Hello Pixy friends!

We wanted to give you some first peeks, so in this update we have some demos for you to take a look at.  But first things first, let’s get to the big question— when will Pixy ship?  We had estimated several weeks ago that we would reach feature completion by the end of this week and start shipping in mid to late February.  We have good news and bad news on this front.  It won’t be possible to be finish coding by the end of this week without cutting corners or sacrificing quality. That’s the bad news, and we don’t dispense it lightly or without apology.

The good news— we’ve decided to use Amazon to ship your rewards. They will be able to ship all rewards within a week of receiving a big crate of Pixys from us. (We were estimating it would take at least 2 weeks for us to package and ship all of the rewards, so by going with Amazon, we save a week or more.) And Amazon will typically use a better carrier than we were planning on using, when shipping outside the US. So that’s good.

We will ship to Amazon the week of March 3. This means that you should receive your Pixy around the middle of, ahem… March. We know this is getting into Pretty Dang Late territory, which is why we’re working so hard to knock out the last remaining tasks as soon we possibly can. Please accept our apologies. It really helps keep us motivated that you are excited about PIxy. And Pixy is looking great! It’s better than we originally envisioned.

OK, onto demos—


One thing this video is missing (besides my upper torso) — it doesn’t mention that signatures are immediately stored in flash after they’re generated, so Pixy will continue to look for the same objects between power cycles. Also, those squares and rectangles rendered on the black background are plots of the data that the Arduino receives through it’s SPI port. We have a simple Arduino library that parses the SPI data and returns an array of “blobs”, where a blob is:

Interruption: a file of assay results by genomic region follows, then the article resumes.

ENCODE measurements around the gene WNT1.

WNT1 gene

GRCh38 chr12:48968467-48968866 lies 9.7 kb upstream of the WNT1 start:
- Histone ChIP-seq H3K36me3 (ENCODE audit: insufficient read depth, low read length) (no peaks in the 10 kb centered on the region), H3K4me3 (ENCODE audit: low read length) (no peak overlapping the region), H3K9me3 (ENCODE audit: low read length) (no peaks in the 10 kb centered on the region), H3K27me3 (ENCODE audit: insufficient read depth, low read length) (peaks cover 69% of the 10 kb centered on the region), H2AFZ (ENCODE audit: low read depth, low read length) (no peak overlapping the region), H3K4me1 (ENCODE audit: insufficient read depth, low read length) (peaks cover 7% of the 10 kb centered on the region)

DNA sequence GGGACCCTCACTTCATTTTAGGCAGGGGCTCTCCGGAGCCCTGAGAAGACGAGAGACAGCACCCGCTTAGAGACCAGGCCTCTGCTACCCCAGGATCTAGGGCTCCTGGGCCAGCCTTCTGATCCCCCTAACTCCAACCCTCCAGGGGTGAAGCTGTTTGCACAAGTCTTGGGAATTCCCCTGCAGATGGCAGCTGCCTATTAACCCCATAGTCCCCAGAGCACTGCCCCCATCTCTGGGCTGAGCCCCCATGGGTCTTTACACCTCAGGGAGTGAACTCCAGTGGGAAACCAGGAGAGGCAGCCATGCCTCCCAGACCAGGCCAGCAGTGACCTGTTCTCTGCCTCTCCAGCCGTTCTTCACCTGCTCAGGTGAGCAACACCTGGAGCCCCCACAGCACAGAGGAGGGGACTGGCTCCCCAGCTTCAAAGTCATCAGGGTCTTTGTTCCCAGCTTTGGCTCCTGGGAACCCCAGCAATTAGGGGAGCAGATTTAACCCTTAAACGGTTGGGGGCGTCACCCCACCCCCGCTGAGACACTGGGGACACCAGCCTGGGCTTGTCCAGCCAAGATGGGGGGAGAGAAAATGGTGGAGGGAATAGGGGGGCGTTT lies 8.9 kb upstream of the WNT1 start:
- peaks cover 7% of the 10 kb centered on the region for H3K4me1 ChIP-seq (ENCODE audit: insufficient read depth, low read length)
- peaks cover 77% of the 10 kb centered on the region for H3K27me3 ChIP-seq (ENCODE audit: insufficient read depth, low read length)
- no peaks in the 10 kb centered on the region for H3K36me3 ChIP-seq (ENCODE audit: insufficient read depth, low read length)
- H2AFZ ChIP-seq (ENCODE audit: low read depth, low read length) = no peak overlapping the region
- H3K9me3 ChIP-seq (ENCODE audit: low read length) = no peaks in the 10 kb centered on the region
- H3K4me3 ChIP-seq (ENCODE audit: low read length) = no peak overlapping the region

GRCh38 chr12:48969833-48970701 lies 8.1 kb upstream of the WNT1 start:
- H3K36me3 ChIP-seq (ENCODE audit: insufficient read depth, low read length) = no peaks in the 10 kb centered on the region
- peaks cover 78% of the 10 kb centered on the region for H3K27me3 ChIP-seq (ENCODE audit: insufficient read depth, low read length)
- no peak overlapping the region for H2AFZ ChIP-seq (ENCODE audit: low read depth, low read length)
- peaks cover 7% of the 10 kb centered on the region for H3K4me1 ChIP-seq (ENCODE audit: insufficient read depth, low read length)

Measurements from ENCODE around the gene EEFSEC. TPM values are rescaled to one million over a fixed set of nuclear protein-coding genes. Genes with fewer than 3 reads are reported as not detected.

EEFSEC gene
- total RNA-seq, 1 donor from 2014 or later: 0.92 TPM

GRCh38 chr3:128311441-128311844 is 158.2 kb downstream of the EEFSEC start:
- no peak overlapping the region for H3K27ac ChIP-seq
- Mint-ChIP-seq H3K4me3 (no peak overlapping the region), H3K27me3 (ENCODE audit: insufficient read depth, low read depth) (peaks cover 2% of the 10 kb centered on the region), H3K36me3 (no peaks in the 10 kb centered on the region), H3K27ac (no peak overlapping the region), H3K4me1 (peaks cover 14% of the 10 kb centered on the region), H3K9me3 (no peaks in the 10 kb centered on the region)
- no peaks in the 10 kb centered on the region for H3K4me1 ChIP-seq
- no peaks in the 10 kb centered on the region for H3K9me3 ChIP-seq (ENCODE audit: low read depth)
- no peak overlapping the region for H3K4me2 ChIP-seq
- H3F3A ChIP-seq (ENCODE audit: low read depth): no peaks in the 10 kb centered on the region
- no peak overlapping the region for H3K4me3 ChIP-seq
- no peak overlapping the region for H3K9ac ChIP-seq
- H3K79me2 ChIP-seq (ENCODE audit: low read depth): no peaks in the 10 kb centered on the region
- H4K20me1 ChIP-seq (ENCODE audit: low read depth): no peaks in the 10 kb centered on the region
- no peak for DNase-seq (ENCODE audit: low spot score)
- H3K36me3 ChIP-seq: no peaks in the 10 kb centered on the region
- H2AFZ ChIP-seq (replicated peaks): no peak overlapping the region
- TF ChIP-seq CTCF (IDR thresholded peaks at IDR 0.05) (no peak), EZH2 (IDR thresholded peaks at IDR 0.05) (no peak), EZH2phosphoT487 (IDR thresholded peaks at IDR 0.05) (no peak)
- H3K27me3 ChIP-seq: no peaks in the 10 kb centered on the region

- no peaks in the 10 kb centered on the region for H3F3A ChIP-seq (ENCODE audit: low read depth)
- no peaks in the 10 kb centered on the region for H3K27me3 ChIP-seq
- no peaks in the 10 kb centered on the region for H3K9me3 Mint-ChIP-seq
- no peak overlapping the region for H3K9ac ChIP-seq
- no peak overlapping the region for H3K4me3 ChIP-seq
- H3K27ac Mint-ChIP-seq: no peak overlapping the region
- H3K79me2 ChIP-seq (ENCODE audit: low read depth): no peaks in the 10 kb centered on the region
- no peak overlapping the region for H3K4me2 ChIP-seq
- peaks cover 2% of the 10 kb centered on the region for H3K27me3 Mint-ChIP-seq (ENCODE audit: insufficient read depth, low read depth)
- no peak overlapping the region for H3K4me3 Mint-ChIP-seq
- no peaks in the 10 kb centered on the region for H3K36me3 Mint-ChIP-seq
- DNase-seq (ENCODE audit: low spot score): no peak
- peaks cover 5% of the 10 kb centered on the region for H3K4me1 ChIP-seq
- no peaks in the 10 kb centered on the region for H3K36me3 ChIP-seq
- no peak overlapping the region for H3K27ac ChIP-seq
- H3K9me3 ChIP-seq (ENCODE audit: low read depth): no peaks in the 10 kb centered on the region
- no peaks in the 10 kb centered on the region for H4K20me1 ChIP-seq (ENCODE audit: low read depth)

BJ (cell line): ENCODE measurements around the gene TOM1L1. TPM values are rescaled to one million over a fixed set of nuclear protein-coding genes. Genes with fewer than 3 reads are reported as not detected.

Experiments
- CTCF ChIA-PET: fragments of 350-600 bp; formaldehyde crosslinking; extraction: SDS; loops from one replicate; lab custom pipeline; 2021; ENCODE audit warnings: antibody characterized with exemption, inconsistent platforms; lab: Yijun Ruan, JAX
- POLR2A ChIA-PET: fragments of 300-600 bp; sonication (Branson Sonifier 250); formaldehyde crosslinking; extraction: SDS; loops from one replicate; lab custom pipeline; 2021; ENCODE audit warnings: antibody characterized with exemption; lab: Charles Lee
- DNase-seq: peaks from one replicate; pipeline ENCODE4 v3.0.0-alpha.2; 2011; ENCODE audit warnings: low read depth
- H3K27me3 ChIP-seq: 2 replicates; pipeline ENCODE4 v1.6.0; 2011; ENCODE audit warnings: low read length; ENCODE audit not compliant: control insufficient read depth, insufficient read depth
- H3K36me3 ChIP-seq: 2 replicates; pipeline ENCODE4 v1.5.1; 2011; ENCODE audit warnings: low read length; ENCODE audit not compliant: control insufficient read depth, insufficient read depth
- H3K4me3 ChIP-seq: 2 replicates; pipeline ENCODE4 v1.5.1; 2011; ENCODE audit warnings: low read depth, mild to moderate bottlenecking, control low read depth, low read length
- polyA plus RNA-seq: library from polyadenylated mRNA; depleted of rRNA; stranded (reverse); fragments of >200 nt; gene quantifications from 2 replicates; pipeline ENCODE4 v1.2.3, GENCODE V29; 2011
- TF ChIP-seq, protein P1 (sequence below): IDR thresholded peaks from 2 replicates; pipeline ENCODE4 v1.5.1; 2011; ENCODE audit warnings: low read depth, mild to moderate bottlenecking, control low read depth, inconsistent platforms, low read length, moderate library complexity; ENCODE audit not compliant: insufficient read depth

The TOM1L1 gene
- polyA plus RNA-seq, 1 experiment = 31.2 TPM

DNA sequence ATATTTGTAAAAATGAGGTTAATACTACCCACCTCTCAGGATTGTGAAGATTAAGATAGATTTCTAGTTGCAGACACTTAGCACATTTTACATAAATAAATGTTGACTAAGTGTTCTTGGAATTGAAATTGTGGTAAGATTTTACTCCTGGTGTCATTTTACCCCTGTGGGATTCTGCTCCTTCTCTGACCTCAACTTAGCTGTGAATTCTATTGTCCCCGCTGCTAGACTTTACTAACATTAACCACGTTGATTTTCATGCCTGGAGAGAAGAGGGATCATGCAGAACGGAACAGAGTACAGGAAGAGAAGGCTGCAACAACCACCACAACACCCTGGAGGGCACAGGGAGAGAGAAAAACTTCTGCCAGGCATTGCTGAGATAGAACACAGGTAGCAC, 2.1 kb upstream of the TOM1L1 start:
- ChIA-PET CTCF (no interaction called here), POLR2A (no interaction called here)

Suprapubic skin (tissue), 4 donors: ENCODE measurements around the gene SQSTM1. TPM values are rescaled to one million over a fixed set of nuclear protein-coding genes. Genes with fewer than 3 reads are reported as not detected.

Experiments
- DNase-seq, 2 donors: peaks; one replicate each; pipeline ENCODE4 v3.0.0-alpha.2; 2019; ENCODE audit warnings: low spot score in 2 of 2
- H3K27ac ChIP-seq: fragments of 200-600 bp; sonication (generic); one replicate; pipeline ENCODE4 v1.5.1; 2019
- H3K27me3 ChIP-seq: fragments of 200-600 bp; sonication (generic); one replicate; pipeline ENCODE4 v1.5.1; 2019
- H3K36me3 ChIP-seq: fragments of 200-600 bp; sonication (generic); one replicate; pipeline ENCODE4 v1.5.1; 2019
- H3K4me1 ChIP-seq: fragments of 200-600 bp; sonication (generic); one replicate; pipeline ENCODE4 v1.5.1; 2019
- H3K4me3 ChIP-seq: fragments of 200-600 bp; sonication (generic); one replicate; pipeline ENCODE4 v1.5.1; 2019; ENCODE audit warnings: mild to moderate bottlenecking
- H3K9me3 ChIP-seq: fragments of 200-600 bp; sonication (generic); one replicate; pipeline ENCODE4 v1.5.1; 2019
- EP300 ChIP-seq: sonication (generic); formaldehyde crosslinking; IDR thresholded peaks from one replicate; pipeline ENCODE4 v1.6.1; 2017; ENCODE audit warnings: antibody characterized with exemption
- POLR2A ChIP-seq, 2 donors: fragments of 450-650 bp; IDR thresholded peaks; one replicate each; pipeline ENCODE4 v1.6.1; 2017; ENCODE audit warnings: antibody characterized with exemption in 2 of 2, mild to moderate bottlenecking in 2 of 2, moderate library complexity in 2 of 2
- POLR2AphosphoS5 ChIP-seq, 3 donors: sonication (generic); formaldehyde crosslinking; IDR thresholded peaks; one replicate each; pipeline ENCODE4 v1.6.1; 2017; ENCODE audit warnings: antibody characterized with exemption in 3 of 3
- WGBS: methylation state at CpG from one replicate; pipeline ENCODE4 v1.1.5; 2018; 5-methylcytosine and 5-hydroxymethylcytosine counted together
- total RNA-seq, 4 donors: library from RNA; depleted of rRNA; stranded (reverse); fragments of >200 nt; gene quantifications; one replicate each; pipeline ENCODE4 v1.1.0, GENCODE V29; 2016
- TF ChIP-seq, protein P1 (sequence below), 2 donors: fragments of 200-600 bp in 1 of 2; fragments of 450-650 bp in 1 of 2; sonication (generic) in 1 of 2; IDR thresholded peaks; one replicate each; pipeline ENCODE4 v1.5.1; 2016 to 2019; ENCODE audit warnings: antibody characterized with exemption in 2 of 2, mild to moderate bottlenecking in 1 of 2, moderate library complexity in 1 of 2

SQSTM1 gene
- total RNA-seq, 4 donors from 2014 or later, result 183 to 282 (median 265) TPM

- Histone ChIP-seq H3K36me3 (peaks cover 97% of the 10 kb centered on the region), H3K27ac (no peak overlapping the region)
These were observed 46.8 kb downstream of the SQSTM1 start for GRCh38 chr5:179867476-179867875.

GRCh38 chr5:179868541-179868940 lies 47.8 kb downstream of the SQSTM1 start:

struct Blob {
unsigned int signature;
unsigned int x_center;
unsigned int y_center;
unsigned int width;
unsigned int height;

So you hook Pixy up to your Arduino with the included cable and call GetBlobs().  It’s simple!

The other thing I wanted to show you was the concept of “programs”.  Programs are tasks that run on Pixy. The “default program”, or the program that runs automatically when you apply power to Pixy, does what’s described on the Kickstarter page— namely, it finds objects and streams them out the port that you’ve specified (SPI, I2C, UART, or analog/digital I/O).  Here’s a demo of the pan/tilt program being selected and executed:


Some other notes about programs—

  • You can make any program the Default Program.
  • You can select any another program (besides the default) to run upon power up by using a button sequence.
  • You can modify programs or add new ones if you want to get your hands dirty.
  • A given Pixy can have several programs to choose from.
  • Your Pixy will arrive with at least two programs ready to run in firmware.
  • More to come! (for example, face detection)

Wrapping up

To give you feel for how close we are, the remaining tasks are— finishing up color codes, UART and I2C support, Windows 8 support (need to sign the USB drivers), and Mac support.  It’s no longer a daunting list, but it’s too much to tackle in next 3 or so days.

We’ll post another update in 2 weeks, and we expect to have code completion well within reach.  Thank for you for your continued patience!

First peeks

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